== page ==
Title: The impact of physical activity on physical and mental health among breast cancer survivors over time.
Principal Investigator: Catherine Sabiston, PhD. (McGill University)
Co-investigators: Jennifer O’Loughlin, Ph.D. (CHUM, Université de Montréal), Carsten Wrosch, Ph.D. (Concordia University)

According to the Canadian Cancer Society, one in nine women will be diagnosed with breast cancer during her lifetime, and upwards of 85% of these women will survive the disease. Relative to same-aged women without cancer, breast cancer survivors are at increased risk for other chronic illnesses including cardiovascular disease, diabetes, osteoporosis, physical function declines, and depression. The increased risk for comorbid chronic illnesses may stem from genetic predisposition and/or the cancer treatments endured, but also from lifestyle-related factors including age, low levels of physical activity, and overweight status. Nearly 50% of Canadian breast cancer survivors are overweight or obese, and sedentarism is more prevalent for these women compared to healthy-weight survivors.

Appropriate participation in physical activity is beneficial for both physical and emotional health, and there is evidence that breast cancer survivors who participate in regular vigorous exercise have improved their strength, aerobic fitness and body composition. In addition, regular exercise is associated with improved sleep, improved cardiovascular risk profiles, and enhanced subjective well-being through experiences of psychological growth and decreases in emotional distress. Despite the known health benefits of exercise, few breast cancer survivors incorporate exercise routinely into their lives - with over 55% of these women classified as inactive.

Lifestyle physical activity is a strategy to help sedentary individuals adopt more active lifestyles. This paradigm encourages the daily accumulation of at least 30 minutes of self-selected activities, either planned or unplanned, including all leisure, occupational, and household tasks that are at least moderate in intensity. Based on our own work, lifestyle physical activity is a gateway to traditional exercise among sedentary, overweight women. However, the longitudinal impact of lifestyle physical activity on subjective wellbeing, biological functioning, and physical health among overweight breast cancer survivors has not yet been investigated.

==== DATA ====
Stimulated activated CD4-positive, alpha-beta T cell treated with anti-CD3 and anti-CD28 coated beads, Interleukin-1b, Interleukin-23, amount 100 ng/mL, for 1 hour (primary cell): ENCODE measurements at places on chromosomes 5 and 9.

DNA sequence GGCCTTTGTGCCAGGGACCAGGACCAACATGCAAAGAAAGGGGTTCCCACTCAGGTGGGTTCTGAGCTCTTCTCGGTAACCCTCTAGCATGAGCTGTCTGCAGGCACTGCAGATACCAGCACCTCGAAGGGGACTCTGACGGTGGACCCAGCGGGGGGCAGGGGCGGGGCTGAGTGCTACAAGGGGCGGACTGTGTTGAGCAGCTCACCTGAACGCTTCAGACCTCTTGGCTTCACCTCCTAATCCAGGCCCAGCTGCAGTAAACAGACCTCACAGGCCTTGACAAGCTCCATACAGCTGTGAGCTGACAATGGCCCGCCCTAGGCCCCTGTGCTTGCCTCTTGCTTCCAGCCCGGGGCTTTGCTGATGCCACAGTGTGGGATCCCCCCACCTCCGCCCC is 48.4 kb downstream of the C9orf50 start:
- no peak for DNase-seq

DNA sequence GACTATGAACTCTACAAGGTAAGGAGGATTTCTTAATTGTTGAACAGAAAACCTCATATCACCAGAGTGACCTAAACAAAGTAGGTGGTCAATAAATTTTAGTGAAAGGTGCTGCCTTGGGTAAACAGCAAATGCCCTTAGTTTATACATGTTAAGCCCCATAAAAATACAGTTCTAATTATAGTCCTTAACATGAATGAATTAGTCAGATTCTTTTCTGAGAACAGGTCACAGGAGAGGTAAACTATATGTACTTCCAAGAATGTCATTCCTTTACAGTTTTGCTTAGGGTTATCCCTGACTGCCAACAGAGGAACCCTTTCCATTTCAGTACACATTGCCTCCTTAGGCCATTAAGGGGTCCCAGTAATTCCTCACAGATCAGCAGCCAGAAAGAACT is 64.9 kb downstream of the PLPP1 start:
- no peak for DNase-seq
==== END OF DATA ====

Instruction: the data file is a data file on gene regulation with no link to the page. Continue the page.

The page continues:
Therefore, this study aims to examine the influence of lifestyle physical activity on subjective wellbeing, biological functioning and physical health outcomes over time among breast cancer survivors. In addition, we will investigate psychological factors that are likely related to lifestyle physical activity behaviour. In aging populations, individuals who are motivated to address their health threats, and who are capable of disengaging from unattainable goals and reengaging in new goals, have more adaptive physical and emotional health outcomes. We hypothesize that breast cancer survivors with these characteristics are more likely to engage in lifestyle physical activity. The current study therefore also seeks to identify the psychological factors that may be involved in the process of adopting lifestyle physical activity.

To address these objectives, we will collect self-report and objective data from 200 women who have been treated for breast cancer and who have undergone chemotherapy on self-regulatory strategies (control of health threats, goal disengagement), lifestyle physical activity (pedometers, accelerometers, self-report), subjective wellbeing (psychological growth, emotional distress), biological functioning (cortisol, c-reactive protein), and physical health problems at six times during the first 18 months following treatment for breast cancer. The results of this study may provide longitudinal evidence that lifestyle physical activity is an antecedent to physical and emotional health among overweight breast cancer survivors. This study is a first step towards better understanding active living in a vulnerable group of women, and the findings will help shape health promotion efforts and policy focused on effective strategies for early breast cancer survivorship.